Scrolling Through a NextGen Gallery

NextGen – Measuring Gallery Clicks Using JQuery

Ron Sparks Software 2 Comments

Problem

One of my websites had a problem.  When an admin embeds a NextGen gallery into a post in WordPress, image clicks are not logged as Google Analytics pageviews when a user clicks through the images in gallery.

Website

http://www.superficialgallery.com

Example NextGen Gallery URL

https://superficialgallery.com/christina-ricci-tongue/153484/

A NextGen Gallery embedded into a Post.

A NextGen Gallery embedded into a Post. (click for full size)

What Happens With NextGen Now

When the post loads, Google Analytics fires a single PageView event.  It’s the default event that fires from Google when a page loads if you’ve plugged Google Analytics into your site.  This has nothing to do with NextGen – it’s usually a setting in your WordPress theme, or you can add it yourself if you’re comfortable mucking in the underlying code of WordPress.

What We Want to Happen with NextGen

We want a Google Analytics pageview to fire for every click as the user scrolls through a NextGen gallery.

Scrolling Through a NextGen Gallery

We want a pageview fire for every image as the user scrolls through a NextGen Gallery (click for fullsize)

The Solution

The problem is that the page is not reloading as the user clicks through from image to image (which is good – that would be terrible!) . So we need to look for an event we can capture as the user scrolls through a gallery and manually throw a pageview event.

If you look closely, as you scroll through a gallery, the hash on the URL changes with every click.  For example, using the gallery example link above, we can see that the URL changes every time I click the navigation icons in the interstitial window.  Specifically, the hash at the end of the URL changes.

  1. superficialgallery.com/christina-ricci-tongue/153484/#gallery/0eb57f1c0863690c27d72b15f9269b49/7357/comments
  2. superficialgallery.com/christina-ricci-tongue/153484/#gallery/0eb57f1c0863690c27d72b15f9269b49/7358/comments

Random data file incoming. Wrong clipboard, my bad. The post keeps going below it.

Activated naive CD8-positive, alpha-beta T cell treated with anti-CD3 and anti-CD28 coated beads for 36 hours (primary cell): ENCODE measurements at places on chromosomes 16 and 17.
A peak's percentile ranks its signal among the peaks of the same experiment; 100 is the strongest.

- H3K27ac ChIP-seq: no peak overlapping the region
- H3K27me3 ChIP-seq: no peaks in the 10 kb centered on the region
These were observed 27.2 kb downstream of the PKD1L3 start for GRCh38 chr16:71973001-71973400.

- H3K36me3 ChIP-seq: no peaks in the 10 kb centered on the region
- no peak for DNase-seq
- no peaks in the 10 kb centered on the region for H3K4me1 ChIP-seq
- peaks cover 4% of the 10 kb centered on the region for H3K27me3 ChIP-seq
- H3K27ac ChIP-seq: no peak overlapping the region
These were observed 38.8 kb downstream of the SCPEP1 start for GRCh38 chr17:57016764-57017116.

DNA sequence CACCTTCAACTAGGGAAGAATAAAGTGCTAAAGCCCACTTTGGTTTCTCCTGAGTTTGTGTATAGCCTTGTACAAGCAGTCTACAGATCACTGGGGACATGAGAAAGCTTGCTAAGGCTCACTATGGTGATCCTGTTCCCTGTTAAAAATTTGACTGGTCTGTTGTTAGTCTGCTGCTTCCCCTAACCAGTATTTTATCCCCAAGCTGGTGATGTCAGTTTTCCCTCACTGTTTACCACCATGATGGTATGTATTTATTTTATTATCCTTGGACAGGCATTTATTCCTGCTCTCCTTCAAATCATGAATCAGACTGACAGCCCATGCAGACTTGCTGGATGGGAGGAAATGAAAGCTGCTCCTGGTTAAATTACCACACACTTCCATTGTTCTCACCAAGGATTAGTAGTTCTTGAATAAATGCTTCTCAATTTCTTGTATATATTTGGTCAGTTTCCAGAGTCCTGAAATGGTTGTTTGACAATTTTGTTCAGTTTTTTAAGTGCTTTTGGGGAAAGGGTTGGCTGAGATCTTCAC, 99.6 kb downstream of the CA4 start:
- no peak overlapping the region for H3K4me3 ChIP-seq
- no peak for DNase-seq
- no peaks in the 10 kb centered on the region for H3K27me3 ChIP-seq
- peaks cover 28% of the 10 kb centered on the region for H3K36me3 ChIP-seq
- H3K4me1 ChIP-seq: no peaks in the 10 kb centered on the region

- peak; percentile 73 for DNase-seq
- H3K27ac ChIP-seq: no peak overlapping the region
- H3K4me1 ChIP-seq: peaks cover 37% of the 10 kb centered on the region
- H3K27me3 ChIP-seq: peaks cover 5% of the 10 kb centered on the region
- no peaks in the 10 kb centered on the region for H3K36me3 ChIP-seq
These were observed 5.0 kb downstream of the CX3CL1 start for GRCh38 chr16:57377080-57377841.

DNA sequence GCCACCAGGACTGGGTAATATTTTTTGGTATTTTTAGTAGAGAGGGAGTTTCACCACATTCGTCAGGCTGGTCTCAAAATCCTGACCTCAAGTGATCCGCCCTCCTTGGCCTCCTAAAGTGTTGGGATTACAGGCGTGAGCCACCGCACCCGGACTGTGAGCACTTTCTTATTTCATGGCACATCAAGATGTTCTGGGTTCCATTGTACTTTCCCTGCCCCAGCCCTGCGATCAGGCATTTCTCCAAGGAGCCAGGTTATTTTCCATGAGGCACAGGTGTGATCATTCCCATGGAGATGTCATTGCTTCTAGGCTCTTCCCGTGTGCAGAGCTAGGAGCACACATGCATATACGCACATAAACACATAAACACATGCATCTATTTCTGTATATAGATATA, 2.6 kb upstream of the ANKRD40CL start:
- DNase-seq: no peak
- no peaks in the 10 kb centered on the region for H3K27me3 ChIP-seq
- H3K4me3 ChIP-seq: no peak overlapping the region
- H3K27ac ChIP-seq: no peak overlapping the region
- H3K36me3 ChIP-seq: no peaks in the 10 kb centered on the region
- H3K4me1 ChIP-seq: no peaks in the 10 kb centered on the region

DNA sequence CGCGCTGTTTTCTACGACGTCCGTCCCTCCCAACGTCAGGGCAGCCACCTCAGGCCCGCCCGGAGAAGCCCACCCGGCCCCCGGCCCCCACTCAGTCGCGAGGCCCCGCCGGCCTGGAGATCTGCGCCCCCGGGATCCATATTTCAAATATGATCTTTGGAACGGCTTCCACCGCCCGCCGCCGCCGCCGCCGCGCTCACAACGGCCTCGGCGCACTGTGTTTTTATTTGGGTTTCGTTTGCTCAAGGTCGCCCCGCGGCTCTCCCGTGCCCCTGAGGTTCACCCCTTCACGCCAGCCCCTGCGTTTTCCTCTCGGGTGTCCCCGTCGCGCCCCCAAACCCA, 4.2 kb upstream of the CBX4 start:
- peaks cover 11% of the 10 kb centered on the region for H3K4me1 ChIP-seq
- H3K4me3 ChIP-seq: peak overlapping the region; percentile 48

3. superficialgallery.com/christina-ricci-tongue/153484/#gallery/0eb57f1c0863690c27d72b15f9269b49/7359/comments

This is our key to solving the issue.  We can detect every time that hash changes and fire an Analytic event.

I added this code to the site after the Google Analytics script was loaded on the page:

<script src="https://ajax.googleapis.com/ajax/libs/jquery/3.2.1/jquery.min.js"></script>

<script>
     $(window).bind('hashchange', function() {
        ga('send', 'pageview');
  });
</script>

Now, every time the hash changes on the page, a Google pageview event is fired.

But there’s a problem!

The code above is global code.  It doesn’t actually care if the post has a NextGen gallery in it or not.  It just fires blindly when the hash changes on a any page on the website.  This means that anchor tags in the page will also fire the pageview event, and I don’t want that – as anchor tags are a false positive and will skew analytics.

In the case of SuperficialGallery – we specialize in Celebrity Tongues.  Every single post with a NextGen gallery on it has the word “tongue” in the post name, and therefore, the URL.  So it was easy for me to make sure the above script only fires on gallery pages and, more specifically, on tongue galleries.  I just added a little code to look for the word “tongue” in the URL path, and all was well.

<script src="https://ajax.googleapis.com/ajax/libs/jquery/3.2.1/jquery.min.js"></script>

<script>
      $(window).bind('hashchange', function() {
    
    var path = window.location.pathname.substr(1);
    
    if (path.indexOf('tongue') > 0)
    {
        	  ga('send', 'pageview');
    }
  });
</script>

Bonus: Logging a Custom Event

I also wanted to log a custom event in addition to a pageview.  And I wanted the post name to be the Google event action.  I did so by adding this code, in addition to the vanilla pageview:

<script src="https://ajax.googleapis.com/ajax/libs/jquery/3.2.1/jquery.min.js"></script>

<script>
  $(window).bind('hashchange', function() {
      
      var path = window.location.pathname.substr(1);
      
      if (path.indexOf('tongue') > 0)
      {
      	   ga('send', 'pageview');
           
           ga('send', {
            hitType: 'event',
            eventCategory: 'ImageView',
            eventAction: path,
            eventLabel: 'Gallery'
         });
      }
   });
</script>

 

What’s missing, and I have’t coded yet, is code to pull the specific image ID from the hash so I can log the image id as the event label.  For now, I just threw in a generic ‘Gallery’ label.

That’s it – it was quick, simple, and easy.  If you have any questions, please feel free to reach out in the comments.

Ron Sparks

Ron Sparks

Science Fiction & Fantasy Author
Ron Sparks is a science fiction and fantasy author and poet. His book "ONI: Satellite Earth Series Book 1" was recently published and is available on Amazon.com. For more info on Ron, see: https://www.ronsparks.com/about/

Comments 2

  1. Hey Ron, you may want to also check out NextGen custom templates using gallery.php. This will allow you to embed an onclick event directly into the template. You will also then be able to collect the specific image.

  2. Post
    Author

    Outstanding. I’ll def check it out. I am a complete noob with NextGen – I did this hack for a friend who needed something and my initial search didn’t show much in the way of already-created solutions.

Leave a Reply